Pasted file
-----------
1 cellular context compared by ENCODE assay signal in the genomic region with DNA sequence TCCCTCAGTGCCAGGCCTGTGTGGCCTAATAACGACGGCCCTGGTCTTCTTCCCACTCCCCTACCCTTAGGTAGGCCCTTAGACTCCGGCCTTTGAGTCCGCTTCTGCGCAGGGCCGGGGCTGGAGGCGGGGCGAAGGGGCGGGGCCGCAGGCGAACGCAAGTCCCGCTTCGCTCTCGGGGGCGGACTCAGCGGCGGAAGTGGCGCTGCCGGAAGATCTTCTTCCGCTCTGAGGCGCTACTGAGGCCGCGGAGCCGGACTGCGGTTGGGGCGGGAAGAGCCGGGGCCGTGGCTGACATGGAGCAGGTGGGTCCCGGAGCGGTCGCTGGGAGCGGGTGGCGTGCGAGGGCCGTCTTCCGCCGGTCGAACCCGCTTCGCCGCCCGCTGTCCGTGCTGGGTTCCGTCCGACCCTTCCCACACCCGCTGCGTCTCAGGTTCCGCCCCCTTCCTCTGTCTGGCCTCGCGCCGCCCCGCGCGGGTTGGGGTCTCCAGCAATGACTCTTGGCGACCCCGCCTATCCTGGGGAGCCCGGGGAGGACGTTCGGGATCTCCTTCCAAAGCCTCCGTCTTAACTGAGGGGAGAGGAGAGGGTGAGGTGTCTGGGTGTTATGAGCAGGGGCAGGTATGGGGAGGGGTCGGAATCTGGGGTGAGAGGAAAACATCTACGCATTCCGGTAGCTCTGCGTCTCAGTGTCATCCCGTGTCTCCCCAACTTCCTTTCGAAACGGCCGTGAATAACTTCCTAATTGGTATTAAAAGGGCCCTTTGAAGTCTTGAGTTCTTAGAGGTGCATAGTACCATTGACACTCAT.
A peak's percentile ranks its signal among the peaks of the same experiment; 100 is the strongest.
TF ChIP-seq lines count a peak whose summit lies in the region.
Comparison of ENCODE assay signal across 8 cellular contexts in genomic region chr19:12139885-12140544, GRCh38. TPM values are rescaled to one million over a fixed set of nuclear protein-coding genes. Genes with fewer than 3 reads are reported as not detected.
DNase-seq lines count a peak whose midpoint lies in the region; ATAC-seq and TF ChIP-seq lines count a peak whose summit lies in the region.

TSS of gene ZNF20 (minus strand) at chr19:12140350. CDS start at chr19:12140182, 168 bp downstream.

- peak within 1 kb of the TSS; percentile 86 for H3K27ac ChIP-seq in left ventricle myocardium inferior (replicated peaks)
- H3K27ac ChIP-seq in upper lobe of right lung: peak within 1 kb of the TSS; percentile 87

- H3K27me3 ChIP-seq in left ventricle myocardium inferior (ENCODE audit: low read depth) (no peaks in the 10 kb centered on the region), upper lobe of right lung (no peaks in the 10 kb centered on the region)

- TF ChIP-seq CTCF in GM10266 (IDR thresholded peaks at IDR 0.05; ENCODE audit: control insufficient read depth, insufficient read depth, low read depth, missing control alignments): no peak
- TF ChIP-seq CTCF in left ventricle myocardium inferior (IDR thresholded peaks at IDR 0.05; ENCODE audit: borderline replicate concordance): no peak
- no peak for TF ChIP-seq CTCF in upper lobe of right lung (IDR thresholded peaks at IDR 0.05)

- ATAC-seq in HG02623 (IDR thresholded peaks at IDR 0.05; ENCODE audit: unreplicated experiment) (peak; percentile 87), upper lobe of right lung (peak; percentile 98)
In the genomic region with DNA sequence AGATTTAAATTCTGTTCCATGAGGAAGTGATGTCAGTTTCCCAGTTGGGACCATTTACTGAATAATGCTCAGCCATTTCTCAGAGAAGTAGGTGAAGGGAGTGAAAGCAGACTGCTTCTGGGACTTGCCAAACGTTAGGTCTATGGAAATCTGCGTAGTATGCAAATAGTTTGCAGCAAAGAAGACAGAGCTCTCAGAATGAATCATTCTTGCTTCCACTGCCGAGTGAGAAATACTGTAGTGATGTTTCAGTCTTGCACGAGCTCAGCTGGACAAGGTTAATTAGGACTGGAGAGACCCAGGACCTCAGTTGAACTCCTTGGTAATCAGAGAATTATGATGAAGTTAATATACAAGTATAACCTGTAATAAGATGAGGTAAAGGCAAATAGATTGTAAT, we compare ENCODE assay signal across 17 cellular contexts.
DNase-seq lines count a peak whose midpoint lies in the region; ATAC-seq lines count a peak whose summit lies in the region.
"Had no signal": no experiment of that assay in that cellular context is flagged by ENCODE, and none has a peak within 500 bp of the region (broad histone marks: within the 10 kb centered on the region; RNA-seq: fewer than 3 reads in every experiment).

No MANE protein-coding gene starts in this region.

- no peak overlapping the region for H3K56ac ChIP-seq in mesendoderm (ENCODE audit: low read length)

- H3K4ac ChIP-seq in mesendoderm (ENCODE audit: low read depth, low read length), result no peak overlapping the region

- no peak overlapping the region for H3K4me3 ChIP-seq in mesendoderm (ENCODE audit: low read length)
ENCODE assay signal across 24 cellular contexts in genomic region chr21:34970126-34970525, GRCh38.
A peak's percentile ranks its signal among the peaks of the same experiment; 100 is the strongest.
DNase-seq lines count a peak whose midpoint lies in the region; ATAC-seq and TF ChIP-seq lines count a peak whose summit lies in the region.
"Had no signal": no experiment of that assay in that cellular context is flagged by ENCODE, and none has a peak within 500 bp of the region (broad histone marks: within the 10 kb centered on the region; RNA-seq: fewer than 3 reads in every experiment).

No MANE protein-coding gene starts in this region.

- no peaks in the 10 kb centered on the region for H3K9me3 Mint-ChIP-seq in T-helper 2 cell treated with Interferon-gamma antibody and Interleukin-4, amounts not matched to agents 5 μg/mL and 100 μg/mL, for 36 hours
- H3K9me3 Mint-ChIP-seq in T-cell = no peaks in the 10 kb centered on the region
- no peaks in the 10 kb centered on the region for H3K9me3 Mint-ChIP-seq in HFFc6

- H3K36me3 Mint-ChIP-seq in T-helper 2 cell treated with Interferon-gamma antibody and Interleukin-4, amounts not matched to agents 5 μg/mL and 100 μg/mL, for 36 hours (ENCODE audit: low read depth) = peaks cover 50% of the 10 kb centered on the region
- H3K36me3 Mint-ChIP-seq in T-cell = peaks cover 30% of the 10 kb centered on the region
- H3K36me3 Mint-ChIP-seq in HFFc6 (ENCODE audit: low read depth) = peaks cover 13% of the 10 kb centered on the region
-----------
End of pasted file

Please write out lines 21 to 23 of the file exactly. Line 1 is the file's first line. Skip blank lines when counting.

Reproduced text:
ENCODE assay signal across 24 cellular contexts in genomic region chr21:34970126-34970525, GRCh38.
A peak's percentile ranks its signal among the peaks of the same experiment; 100 is the strongest.
DNase-seq lines count a peak whose midpoint lies in the region; ATAC-seq and TF ChIP-seq lines count a peak whose summit lies in the region.